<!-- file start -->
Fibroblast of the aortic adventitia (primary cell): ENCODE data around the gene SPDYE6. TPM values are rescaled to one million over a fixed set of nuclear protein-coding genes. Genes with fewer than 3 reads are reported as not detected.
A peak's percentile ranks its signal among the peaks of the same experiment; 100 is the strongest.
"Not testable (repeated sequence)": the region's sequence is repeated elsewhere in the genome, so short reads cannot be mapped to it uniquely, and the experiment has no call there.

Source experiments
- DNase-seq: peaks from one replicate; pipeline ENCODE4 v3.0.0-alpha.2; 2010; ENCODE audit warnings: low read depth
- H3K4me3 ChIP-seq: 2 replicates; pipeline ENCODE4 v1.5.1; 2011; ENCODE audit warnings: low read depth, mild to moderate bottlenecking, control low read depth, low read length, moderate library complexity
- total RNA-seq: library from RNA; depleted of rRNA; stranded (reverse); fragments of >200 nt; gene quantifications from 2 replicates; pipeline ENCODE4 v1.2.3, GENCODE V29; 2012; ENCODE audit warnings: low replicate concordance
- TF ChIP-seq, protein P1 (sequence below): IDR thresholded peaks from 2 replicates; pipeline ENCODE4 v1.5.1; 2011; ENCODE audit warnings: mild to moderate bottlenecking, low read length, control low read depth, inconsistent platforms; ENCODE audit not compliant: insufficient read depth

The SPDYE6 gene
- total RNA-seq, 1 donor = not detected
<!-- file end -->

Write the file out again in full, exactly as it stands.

Fibroblast of the aortic adventitia (primary cell): ENCODE data around the gene SPDYE6. TPM values are rescaled to one million over a fixed set of nuclear protein-coding genes. Genes with fewer than 3 reads are reported as not detected.
A peak's percentile ranks its signal among the peaks of the same experiment; 100 is the strongest.
"Not testable (repeated sequence)": the region's sequence is repeated elsewhere in the genome, so short reads cannot be mapped to it uniquely, and the experiment has no call there.

Source experiments
- DNase-seq: peaks from one replicate; pipeline ENCODE4 v3.0.0-alpha.2; 2010; ENCODE audit warnings: low read depth
- H3K4me3 ChIP-seq: 2 replicates; pipeline ENCODE4 v1.5.1; 2011; ENCODE audit warnings: low read depth, mild to moderate bottlenecking, control low read depth, low read length, moderate library complexity
- total RNA-seq: library from RNA; depleted of rRNA; stranded (reverse); fragments of >200 nt; gene quantifications from 2 replicates; pipeline ENCODE4 v1.2.3, GENCODE V29; 2012; ENCODE audit warnings: low replicate concordance
- TF ChIP-seq, protein P1 (sequence below): IDR thresholded peaks from 2 replicates; pipeline ENCODE4 v1.5.1; 2011; ENCODE audit warnings: mild to moderate bottlenecking, low read length, control low read depth, inconsistent platforms; ENCODE audit not compliant: insufficient read depth

The SPDYE6 gene
- total RNA-seq, 1 donor = not detected